Detroit's Pokey 911 Dispatchers May Face Charges
Woman shot; another stabbed to death amid slow response times
By Matt Cantor, Newser User
Posted Sep 5, 2013 4:07 AM CDT
Updated Sep 5, 2013 5:40 AM CDT
Detroit's new police chief James Craig speaks during a news conference in Detroit, Wednesday May 15, 2013. Craig plans to finish his job as Cincinnati chief and start in Detroit by July 1.   (AP Photo/Paul Sancya)

(Newser) – Detroit 911 dispatchers were slow to send cops during two recent emergencies that ended in tragedy; now, police are mulling criminal charges for the dispatchers. Last week, a woman called 911 multiple times as an argument turned dangerous, her mother says. Police say there were six calls in total; it took more than an hour for the dispatcher to reassign cops to the case, though it was a "priority one" call, police chief James Craig says. As the woman waited on the porch for police, she was shot in the chest, her mother says.

She remains in the hospital. "I want the dispatchers to take their jobs more serious," her mother tells the Detroit Free Press. Separately, in May, a dispatcher reportedly took 90 minutes to direct police to a stabbing that resulted in a woman's death. Slow police response times for "priority one" calls are, unfortunately, nothing new in Detroit, as Boston's mayor less than subtly pointed out: They average about 58 minutes, says an emergencies official (though, police note, "priority one" doesn't always mean a life is in danger; such situations often have quicker response times, officials say). Still, "status quo, complacency, mediocrity will not be tolerated," says Craig.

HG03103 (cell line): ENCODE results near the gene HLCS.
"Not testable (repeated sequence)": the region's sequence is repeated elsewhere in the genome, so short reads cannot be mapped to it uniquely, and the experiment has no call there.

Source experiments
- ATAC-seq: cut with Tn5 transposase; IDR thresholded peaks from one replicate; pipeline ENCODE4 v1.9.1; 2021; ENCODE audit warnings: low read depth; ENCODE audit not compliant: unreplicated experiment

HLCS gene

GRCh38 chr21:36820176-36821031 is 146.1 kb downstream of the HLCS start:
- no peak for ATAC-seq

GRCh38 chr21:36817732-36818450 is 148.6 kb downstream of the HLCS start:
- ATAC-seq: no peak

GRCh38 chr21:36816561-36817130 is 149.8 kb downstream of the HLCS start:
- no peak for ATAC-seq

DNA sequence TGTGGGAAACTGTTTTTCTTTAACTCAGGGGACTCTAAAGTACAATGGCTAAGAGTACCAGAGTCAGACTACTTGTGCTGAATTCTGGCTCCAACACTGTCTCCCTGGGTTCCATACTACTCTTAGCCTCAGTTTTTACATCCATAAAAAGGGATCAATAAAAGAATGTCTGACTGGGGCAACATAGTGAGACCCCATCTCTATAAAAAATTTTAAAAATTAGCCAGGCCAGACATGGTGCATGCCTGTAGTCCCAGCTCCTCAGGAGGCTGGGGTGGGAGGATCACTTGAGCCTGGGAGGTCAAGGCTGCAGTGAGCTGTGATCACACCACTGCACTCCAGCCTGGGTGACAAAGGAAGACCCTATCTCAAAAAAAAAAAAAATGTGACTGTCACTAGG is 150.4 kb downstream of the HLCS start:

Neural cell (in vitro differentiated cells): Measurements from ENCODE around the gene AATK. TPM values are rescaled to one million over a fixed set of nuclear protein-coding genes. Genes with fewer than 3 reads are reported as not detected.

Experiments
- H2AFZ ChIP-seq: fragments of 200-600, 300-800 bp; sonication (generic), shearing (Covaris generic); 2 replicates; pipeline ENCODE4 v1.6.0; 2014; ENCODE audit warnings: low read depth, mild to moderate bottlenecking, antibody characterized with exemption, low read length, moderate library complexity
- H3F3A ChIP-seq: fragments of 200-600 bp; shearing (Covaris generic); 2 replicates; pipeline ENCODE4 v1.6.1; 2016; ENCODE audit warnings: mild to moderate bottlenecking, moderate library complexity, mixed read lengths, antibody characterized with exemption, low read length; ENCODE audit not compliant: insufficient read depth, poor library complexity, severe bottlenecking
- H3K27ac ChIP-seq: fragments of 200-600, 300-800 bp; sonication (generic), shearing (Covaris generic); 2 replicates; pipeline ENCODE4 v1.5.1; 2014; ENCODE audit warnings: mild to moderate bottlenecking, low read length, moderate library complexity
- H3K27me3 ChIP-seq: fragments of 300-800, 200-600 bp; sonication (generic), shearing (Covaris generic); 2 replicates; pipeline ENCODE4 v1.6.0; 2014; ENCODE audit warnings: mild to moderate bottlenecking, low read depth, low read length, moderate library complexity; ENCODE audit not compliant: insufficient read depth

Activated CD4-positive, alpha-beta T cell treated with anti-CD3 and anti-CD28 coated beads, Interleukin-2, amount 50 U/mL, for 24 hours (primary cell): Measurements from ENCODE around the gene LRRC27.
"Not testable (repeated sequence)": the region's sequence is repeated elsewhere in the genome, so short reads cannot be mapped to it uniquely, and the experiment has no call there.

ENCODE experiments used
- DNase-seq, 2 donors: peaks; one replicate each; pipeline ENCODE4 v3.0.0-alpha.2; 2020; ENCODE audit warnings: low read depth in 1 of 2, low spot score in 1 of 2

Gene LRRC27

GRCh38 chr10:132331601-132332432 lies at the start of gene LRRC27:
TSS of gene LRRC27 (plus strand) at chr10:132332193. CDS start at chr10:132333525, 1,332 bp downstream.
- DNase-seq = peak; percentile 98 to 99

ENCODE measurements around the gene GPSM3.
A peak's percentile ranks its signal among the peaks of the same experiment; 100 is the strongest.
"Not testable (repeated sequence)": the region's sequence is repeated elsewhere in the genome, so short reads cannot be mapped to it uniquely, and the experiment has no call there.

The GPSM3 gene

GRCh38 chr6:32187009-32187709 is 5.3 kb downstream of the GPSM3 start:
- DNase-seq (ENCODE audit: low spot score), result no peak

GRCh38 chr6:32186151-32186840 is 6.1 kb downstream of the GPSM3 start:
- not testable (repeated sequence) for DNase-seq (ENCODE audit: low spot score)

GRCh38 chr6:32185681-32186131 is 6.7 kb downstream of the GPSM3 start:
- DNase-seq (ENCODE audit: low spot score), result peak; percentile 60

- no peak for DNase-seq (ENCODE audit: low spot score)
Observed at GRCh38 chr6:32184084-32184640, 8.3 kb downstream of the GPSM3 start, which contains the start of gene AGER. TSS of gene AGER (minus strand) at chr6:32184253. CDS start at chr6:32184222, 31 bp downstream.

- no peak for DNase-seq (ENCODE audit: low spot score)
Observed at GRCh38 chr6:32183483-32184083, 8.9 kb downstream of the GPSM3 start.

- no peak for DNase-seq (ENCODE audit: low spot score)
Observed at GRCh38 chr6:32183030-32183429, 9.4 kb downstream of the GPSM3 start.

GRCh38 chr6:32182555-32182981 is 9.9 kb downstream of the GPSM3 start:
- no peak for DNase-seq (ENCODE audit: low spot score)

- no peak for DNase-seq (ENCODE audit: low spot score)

More From Newser
My Take on This Story
To report an error on this story,
notify our editors.
Detroit 911 Dispatchers May Face Charges is...
Show results without voting
You Might Like
Showing 3 of 21 comments
Jul 14, 2014 8:09 PM CDT
As a former 9-1-1 call taker and police dispatcher, I can attest to the helpless feeling of working on a busy Saturday night, getting all these "hot" priority-one calls...and literally having no one available to send. It isn't always entirely the dispatcher's fault, though they end up taking the heat. Your resources can only spread so thin. Give the dispatchers more units and they'll do a better job.
Sep 6, 2013 12:08 PM CDT
And yet the police and "just-us" system gets so hostile when you have to take their jobs in ones own hands and defend yourself. Also, our police have become so hostile to the public when you ask them to do something that is deeply within their job-description, but not in their job-routine (such as diverting traffic around a wounded animal on the road a mile up from them when the cop is waiting at a speed trap.)
Sep 5, 2013 11:42 AM CDT
"Hey; I'm a unionized public employee. If you don't like the way I do my job, fukk you"